NATALIE WESTBROOK / SVETLANA RABEY / ROSALIND TALLMADGE
January 27, 2018
Following is an excerpt of a conversation between Westbrook, Rabey, Tallmadge, and Kaack. For the full transcript, please follow this link.
Natalie Westbrook: There are many differences in the ways that we’re working and thinking individually. One big step that we took together towards unifying our vision was to make a decision—one of the first that we made in working together— to work strictly in black and white. That was a big challenge to me because I rely so heavily on vibrant color. But it was also a relief. In terms of animacy, my color is alive and moving and vibrating in and of itself. To have that taken away, to have my work stripped of color, made me think of my paintings and my forms differently spatially. Karen proposed that we could transform the space with a digital media installation. That really stuck with me as a goal. The immediate answer that came to my mind was, “I’ll paint a mural.” But that’s much too easy and obvious a choice for me as a painter. In terms of us collaborating, that would have been an easy out. I didn’t want to pursue a Basquiat / Warhol type of collaboration where I do my thing and he does his. We wanted to really come together and force each other to get uncomfortable. The black and white was uncomfortable for me in that way. But it was a relief because it was this clear-cut solution, this clear-cut goal.
Nicole Kaack: What brought you to that particular limitation? Were you defining the project by seeking to have some sort of constraint that you could respond to already? What made that your choice?
Natalie Westbrook: Johannes kept talking about how overwhelming it is to experience my work. I thought, “That’s great! That’s how we’re going to transform the space. We’ll do a lot of it.” But that was just too easy. Johannes kept talking about something more minimal and clean. That’s a very foreign concept to me. Black and white made sense to him, because he was really coming at it through the novel, Hunger by Knut Hamsun, and thinking allegorically and thematically about lack of color. I was a willing collaborator. I was happy to have you here, Ros, for many reasons, but in particular I was hoping you could talk a little bit about your limited palette? I’m exploring tactility with vibrant color, but you’re getting at a sense of tactility while also using a very minimal, nuetral palette.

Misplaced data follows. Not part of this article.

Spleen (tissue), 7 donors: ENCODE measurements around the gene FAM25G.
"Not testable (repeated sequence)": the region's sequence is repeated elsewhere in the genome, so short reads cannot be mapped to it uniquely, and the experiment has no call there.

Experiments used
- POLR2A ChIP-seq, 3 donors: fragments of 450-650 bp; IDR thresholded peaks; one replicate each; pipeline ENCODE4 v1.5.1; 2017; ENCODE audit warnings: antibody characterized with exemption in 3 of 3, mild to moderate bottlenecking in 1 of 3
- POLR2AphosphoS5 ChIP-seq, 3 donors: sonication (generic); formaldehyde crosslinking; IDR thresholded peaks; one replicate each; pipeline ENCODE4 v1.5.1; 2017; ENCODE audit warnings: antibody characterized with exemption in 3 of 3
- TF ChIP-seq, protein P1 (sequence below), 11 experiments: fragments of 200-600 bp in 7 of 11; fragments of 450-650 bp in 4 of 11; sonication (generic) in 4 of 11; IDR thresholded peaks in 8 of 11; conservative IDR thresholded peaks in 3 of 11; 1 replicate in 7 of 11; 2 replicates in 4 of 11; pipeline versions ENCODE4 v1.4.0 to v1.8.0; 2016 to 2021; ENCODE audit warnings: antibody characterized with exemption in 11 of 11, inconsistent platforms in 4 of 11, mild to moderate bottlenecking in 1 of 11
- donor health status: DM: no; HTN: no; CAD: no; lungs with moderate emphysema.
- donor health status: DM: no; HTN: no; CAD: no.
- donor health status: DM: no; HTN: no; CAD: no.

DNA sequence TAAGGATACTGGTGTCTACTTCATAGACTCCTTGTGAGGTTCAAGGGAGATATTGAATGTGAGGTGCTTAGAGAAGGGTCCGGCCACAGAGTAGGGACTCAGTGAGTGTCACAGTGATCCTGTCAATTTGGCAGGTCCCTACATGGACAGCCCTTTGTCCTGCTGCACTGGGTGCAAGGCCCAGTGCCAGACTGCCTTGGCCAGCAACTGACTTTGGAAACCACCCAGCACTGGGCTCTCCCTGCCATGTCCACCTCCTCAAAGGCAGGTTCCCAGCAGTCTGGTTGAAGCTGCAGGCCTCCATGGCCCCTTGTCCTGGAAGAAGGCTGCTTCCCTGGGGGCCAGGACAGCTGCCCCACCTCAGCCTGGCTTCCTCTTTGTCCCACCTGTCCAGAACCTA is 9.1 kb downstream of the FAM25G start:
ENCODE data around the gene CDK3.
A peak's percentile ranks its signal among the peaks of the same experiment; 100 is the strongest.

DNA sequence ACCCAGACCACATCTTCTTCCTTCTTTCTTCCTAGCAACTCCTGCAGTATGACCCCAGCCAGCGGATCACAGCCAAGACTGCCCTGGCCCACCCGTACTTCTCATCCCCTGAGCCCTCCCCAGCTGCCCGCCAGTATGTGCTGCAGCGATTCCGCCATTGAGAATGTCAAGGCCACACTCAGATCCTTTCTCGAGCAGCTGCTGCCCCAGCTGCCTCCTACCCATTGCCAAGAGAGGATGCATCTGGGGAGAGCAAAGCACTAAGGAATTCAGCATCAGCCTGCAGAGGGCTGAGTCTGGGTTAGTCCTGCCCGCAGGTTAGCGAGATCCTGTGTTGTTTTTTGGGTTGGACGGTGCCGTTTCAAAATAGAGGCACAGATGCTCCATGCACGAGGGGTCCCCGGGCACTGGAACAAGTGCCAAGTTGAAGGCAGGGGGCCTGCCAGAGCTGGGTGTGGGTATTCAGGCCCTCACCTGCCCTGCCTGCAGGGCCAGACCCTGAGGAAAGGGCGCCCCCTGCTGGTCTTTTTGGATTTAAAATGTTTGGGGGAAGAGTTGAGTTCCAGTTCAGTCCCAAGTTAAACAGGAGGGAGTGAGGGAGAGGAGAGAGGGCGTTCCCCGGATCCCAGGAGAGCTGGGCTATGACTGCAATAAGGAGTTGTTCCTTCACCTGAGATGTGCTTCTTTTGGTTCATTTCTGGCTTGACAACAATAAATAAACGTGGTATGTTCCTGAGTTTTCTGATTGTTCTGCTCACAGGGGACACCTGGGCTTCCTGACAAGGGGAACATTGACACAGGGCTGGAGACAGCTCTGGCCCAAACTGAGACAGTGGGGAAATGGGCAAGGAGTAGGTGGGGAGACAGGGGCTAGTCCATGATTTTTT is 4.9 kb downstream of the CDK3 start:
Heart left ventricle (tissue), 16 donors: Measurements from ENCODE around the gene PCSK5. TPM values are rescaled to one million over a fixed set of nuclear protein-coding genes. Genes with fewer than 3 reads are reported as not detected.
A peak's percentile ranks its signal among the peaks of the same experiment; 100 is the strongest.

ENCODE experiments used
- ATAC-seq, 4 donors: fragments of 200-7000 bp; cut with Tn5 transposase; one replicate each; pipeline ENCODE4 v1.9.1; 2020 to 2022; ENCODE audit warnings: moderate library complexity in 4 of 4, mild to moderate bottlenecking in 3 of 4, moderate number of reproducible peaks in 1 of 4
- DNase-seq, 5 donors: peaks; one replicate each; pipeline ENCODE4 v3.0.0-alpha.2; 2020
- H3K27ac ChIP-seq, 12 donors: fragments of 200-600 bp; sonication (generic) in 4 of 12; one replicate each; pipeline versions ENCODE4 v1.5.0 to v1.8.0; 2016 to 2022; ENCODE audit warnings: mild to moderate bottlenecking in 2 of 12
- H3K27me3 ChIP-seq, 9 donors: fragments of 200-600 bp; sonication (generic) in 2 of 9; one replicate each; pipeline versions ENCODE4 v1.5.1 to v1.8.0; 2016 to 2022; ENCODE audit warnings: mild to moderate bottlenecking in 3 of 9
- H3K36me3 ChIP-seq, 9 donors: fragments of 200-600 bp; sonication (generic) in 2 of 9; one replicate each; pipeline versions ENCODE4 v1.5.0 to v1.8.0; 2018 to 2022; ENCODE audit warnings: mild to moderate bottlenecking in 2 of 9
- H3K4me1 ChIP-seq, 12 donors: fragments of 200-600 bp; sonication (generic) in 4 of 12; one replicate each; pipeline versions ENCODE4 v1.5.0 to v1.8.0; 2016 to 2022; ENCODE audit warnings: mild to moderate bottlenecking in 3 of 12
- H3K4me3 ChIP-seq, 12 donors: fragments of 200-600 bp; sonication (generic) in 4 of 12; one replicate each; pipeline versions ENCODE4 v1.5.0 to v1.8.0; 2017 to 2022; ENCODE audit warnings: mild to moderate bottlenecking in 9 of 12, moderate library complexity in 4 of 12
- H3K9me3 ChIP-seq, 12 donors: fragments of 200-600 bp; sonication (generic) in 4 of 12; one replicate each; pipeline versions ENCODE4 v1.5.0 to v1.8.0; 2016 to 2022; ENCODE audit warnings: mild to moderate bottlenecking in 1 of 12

Rosalind Tallmadge: I think we are both trying to evoke the natural world. I have an interest in geology or a sense of time. The surface might function as an artifact of time or of natural forces, for example. I’ve become much more pared down to the point where I almost feel that the idea of color is not relevant in the work. It’s more about the material process. I don’t even really use paint anymore, just gel medium. I don't know what that’s about. Maybe it’s because I live in New York and everything’s gray. [laughter] People have said that before. I don’t really know. The idea of the painting being experiential, about light or perception, or even opticality versus the idea of image — that’s how I approach it.
Nicole Kaack: I think that’s what I had in mind when I framed your work in relation to animation or observation. Because they’re very metallic surfaces, right? I was thinking about how a viewer and the painting might respond to each other.
Rosalind Tallmadge: The light and the environment makes a huge difference. Everything has to be constrained to an image at some point, but it doesn’t really contain the painting in any way, you know? They’re really different depending on the time of day, the light, the space. To me, that’s successful. The idea of painting becomes more successful to me because you have to be with the object.
Nicole Kaack: That’s always the struggle — fore-fronting the physical presence.
Rosalind Tallmadge: I guess that is where animacy would enter into my practice. I’ve never thought about that before, though.
Nicole Kaack: [to Natalie] In your work, also, physical presence is so important. The immediacy of the light and the colors.
Natalie Westbrook: And scale is important for me. I think a lot about my experiences in nature. I used to work a lot out in the field. Now I work more from memory. But I’m thinking about that experience of going on a hike and having this startling encounter with this very teeny-tiny plant that’s a specific color and form, that feels like it’s identical to some vital organ deep inside the human body. Or walking along and discovering some leaf larger than a person. That sense of scale that can be so stunning and surprising in nature — I have yet to figure out how to evoke that in my own work. I’m very taken by colors and forms in nature, and I’ve worked for a long time with that, but scale I feel like I don’t quite have a grapple on. I know that it’s important. So the scale of the work, and then also the tactile quality of the work are key to the physical encounter and experience of the work.